In the 2016 World Brewers Cup, Tetsu Kasuya of Japan gave an impressive performance. He introduced us to what he calls the “four six method” of brewing, demonstrating it with confidence on a Geisha from Ninety Plus Estate. His position as World Brewers Cup Champion is well-deserved.
Yet even while we were watching Tetsu Kasuya and the other finalists compete, Rubens Gardelli, owner of Gardelli Specialty Coffee, barista coach, and 2015 competitor, was looking out for next year’s greats. In no particular order, here’s who he predicts will do well in future World Brewers Cup competitions.
1. Carlos de la Torre, Mexico
Carlos de la Torre, owner of Café Avellaneda, isn’t just passionate about coffee; he’s passionate about Mexican coffee. He competed with a blend, because his first-choice coffee – a natural processed Mexican Geisha microlot – wasn’t available in a large enough quantity for the competition. Mexican Geishas are rare, and Carlos just couldn’t bear to not compete with it.
He knowledgeably presented the differences in a Geisha grown in Pluma Hidalgo, Mexico: it’s sweeter, it has more body, it’s less tea-like, and even the cherries are smaller. As for the brewing method, he opted for a Clever Dripper since it allowed him a longer infusion time and accuracy in the extraction.
2. Rob Kerkhoff, The Netherlands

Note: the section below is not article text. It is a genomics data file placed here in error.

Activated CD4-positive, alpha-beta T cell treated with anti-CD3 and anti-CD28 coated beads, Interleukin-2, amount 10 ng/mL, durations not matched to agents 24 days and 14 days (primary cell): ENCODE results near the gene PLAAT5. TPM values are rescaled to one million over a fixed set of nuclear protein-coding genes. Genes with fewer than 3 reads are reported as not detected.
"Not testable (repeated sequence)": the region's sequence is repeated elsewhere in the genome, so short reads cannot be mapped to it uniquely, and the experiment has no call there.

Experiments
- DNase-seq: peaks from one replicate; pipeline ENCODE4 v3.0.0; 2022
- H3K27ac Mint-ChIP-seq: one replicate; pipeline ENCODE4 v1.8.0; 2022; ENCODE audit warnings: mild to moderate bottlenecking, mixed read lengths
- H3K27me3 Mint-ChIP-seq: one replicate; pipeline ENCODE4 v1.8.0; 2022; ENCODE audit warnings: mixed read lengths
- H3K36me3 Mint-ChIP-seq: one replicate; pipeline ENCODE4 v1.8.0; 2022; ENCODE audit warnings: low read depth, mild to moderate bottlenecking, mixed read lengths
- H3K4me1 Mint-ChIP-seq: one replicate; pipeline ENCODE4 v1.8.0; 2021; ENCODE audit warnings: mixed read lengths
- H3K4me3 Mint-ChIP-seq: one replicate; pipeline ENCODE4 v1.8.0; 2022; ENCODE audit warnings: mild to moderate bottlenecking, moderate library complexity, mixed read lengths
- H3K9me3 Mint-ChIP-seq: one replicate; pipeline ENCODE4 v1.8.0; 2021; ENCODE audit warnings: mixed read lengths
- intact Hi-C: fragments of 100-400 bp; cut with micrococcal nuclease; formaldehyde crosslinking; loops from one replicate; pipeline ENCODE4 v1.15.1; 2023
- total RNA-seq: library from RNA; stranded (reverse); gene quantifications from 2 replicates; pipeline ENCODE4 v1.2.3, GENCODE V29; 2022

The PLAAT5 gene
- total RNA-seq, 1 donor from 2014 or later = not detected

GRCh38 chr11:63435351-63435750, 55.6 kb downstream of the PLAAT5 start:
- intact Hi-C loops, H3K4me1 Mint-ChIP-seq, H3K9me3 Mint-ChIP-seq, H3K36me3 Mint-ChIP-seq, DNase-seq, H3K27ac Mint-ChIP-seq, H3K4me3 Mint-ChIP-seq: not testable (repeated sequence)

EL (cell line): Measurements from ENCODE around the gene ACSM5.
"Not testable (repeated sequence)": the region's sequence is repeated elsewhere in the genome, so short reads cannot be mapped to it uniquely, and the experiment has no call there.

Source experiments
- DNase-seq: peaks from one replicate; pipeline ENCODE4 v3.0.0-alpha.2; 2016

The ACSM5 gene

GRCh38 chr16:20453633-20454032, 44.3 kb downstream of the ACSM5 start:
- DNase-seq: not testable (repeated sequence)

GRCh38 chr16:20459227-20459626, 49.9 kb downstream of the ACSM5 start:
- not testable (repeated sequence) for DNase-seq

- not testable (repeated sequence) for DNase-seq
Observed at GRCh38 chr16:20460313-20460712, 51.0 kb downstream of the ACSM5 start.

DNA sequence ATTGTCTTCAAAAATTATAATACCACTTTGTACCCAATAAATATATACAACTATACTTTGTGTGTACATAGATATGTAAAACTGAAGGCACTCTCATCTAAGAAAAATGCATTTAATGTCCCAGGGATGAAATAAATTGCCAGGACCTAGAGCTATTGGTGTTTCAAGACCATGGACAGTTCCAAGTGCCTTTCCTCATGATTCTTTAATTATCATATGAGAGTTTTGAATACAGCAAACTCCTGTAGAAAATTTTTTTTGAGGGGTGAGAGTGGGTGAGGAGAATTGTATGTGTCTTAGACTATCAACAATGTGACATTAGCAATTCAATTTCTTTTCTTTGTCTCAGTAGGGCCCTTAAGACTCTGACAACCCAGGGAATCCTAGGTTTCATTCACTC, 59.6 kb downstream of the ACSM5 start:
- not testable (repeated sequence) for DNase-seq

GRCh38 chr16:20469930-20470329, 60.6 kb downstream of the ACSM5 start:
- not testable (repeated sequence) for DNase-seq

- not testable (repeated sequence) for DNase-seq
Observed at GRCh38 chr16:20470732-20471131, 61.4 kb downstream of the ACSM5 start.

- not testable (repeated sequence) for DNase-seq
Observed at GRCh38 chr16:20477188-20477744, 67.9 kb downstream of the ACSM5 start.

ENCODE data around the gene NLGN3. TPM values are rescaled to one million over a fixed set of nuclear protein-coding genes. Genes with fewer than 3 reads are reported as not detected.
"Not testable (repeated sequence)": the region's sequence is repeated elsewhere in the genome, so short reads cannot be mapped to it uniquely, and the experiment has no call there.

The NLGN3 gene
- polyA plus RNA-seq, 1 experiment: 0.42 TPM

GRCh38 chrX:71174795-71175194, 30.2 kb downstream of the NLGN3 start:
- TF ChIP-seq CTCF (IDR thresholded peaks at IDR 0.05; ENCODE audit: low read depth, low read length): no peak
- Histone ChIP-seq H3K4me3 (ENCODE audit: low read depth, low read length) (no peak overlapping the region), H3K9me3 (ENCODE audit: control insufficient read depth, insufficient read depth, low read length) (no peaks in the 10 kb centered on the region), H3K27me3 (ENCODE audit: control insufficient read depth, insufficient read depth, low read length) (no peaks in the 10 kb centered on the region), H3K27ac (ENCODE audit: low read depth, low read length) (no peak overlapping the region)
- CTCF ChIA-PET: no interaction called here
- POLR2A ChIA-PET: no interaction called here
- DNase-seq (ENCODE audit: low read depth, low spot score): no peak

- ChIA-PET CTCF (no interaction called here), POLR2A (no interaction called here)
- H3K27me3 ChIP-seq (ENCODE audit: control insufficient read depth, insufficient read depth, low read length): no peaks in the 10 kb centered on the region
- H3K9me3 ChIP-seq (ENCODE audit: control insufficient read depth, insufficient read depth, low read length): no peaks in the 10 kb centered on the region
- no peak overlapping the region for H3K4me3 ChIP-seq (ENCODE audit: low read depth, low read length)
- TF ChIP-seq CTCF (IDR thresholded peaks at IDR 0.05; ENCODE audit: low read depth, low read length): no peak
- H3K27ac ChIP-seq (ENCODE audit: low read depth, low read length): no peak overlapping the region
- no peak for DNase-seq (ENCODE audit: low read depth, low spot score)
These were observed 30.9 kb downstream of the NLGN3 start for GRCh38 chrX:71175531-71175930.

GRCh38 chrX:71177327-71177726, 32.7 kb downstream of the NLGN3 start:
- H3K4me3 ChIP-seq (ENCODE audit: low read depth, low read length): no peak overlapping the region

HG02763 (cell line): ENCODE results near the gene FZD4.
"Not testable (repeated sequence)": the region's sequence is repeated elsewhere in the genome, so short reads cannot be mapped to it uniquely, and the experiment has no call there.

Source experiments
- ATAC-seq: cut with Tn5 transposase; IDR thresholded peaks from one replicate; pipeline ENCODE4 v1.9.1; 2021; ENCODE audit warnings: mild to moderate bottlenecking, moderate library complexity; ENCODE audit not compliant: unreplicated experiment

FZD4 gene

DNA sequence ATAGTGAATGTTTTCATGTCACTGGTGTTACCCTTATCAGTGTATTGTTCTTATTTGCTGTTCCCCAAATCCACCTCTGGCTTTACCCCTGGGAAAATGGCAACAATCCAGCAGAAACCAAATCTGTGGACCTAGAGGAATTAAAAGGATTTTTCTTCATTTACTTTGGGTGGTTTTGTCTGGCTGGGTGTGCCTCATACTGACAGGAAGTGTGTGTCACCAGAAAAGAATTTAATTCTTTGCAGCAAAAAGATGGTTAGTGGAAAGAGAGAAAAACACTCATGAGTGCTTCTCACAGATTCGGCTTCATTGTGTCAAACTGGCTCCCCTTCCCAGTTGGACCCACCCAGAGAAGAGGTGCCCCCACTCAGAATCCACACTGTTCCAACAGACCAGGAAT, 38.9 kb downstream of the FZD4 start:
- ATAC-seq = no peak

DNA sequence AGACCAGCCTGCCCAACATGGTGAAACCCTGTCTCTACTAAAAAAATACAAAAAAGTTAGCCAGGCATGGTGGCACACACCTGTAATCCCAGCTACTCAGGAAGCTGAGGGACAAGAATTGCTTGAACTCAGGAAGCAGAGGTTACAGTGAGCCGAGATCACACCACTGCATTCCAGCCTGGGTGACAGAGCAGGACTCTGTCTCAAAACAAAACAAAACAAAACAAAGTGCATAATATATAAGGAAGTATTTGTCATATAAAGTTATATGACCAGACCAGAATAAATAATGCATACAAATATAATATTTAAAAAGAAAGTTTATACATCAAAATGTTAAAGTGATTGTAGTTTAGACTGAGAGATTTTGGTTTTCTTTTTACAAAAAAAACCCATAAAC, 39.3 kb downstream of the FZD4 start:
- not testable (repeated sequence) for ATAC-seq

Rob Kerkhoff of Keen Coffee gave a presentation themed around “progress”, and it’s this attitude that we’re sure will propel him to even greater heights in the future. He competed with a Costa Rican Caturra-Red Catuai blend called El Diamante, which was processed with anaerobic fermentation. It’s the same coffee that he used last year, but Rob emphasised the progress made by the producer, giving it more sweetness, acidity, and balance.
He also spoke about his own progress. He’s spent the last year consciously working on improving his sensory awareness to describe the notes of his coffee better. He’s also made the move to competing with a Phoenix 70 coffee brewer.
3. Dmitrii Borodai, Russia
Dima (Dmitrii) Borodai of Double B Coffee & Tea is a man of many talents: he didn’t just participate in the World Brewers Cup; he also came second in the World Coffee Roasters Championship. His focus was on what he called an “easy” brewing method, so that he it’s repeatable, but don’t mistake that for a lack of knowledge or precision.
He used a Geisha from the five-hectare La Mula in Panama processed in a hybrid of natural and washed methods. As you might expect, he was able to explain his roast profile in great detail: a long development time and a low temperature. As for the brewing, he used soft water with a long extraction.
4. Jeremy Challender, UK
Jeremy Challender of Prufrock Coffee competed with a natural processed Zorro Geisha from Finca Santa Teresa, Panama. Despite being beset by technical difficulties, from his grinder not working to the wrong music being played, his presentation was confident and charismatic. He spoke passionately about the terroir of his coffee, his grind profile, and the water.
But one of the most interesting parts of his presentation was his experimental brew method combining a Thermos flask and plastic V60s. The aim? To increase the aromatics and temperature stability.
SEE ALSO: 5 Winning World Brewers Cup Performances
Feature photo credit: Joel Smedley
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